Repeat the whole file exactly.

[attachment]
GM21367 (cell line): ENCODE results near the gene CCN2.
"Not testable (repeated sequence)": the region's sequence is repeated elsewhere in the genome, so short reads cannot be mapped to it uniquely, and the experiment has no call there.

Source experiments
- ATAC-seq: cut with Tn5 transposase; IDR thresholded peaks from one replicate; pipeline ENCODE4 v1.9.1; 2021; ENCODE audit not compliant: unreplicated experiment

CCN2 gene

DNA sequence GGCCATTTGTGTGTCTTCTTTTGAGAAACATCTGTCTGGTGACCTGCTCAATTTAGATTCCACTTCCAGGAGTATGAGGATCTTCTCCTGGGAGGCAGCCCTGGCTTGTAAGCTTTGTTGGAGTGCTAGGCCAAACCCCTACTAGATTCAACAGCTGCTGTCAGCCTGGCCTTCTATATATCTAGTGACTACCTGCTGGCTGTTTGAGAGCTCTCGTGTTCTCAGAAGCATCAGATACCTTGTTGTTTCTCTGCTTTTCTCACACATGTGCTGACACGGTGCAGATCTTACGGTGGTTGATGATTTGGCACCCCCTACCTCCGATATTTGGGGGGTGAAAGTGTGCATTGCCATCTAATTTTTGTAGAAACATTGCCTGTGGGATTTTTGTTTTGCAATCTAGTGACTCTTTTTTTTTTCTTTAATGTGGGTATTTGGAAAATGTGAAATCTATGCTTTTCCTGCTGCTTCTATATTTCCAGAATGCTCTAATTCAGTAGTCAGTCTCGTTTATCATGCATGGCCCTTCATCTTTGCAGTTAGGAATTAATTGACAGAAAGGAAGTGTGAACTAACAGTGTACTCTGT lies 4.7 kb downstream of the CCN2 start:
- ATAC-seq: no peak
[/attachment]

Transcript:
GM21367 (cell line): ENCODE results near the gene CCN2.
"Not testable (repeated sequence)": the region's sequence is repeated elsewhere in the genome, so short reads cannot be mapped to it uniquely, and the experiment has no call there.

Source experiments
- ATAC-seq: cut with Tn5 transposase; IDR thresholded peaks from one replicate; pipeline ENCODE4 v1.9.1; 2021; ENCODE audit not compliant: unreplicated experiment

CCN2 gene

DNA sequence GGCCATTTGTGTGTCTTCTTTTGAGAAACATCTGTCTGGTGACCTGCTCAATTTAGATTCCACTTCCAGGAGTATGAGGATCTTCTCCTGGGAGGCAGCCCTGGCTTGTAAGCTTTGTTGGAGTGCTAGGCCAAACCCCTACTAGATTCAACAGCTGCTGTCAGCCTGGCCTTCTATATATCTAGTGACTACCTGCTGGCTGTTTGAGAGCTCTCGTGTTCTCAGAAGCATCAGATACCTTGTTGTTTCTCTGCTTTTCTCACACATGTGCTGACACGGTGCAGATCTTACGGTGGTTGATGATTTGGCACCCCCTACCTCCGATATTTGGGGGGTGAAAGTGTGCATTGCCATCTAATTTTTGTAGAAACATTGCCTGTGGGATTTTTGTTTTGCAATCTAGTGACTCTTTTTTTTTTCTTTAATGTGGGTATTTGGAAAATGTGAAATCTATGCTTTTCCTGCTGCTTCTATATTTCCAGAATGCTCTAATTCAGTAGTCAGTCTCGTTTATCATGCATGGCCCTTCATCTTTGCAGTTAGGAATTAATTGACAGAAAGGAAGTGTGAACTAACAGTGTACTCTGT lies 4.7 kb downstream of the CCN2 start:
- ATAC-seq: no peak